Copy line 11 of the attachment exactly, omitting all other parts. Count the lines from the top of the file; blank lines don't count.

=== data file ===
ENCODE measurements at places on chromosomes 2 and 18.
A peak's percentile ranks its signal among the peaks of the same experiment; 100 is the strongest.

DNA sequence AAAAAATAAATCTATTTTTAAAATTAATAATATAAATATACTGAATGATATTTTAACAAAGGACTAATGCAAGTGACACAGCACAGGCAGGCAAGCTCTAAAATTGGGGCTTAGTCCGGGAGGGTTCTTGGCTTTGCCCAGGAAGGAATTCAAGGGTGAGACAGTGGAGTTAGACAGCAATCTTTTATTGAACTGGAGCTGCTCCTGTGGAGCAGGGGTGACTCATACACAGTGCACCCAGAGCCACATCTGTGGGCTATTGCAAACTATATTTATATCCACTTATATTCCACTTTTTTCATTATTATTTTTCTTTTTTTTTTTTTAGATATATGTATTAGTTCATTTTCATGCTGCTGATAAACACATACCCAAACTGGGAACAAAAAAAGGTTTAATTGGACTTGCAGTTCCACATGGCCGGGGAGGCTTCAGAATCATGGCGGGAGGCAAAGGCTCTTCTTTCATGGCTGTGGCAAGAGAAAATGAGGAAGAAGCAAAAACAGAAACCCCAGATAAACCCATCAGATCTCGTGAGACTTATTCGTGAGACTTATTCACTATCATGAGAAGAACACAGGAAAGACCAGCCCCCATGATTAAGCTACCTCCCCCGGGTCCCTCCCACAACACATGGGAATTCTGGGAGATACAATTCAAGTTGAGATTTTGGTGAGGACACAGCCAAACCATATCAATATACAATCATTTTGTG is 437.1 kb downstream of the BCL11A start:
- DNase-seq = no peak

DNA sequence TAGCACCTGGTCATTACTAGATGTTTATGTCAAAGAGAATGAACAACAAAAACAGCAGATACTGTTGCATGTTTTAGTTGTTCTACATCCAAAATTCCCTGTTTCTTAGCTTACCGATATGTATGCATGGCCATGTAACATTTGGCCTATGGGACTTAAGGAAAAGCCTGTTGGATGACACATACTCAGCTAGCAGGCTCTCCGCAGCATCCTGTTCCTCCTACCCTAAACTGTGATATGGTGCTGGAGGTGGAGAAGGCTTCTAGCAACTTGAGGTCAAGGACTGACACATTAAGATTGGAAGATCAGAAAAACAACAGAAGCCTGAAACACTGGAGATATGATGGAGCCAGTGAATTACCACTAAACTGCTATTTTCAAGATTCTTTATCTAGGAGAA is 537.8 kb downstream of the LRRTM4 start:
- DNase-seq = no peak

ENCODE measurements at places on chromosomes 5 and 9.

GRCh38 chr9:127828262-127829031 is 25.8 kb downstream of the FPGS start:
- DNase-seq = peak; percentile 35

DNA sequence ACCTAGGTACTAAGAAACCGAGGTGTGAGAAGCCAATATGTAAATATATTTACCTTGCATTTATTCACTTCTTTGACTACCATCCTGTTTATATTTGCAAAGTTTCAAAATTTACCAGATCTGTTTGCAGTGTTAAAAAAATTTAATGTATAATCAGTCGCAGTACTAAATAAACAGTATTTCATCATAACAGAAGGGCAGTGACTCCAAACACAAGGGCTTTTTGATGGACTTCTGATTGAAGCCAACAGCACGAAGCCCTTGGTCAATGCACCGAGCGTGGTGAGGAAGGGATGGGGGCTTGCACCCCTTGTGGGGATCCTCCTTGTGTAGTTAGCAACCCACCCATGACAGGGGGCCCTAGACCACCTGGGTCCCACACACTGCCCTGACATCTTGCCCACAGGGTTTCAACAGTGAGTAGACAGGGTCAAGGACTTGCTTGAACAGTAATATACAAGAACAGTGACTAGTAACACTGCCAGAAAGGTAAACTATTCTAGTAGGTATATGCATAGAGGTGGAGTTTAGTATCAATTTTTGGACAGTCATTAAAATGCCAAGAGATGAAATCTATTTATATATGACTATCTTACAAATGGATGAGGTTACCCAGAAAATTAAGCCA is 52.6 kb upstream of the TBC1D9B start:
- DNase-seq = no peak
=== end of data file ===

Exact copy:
- DNase-seq = no peak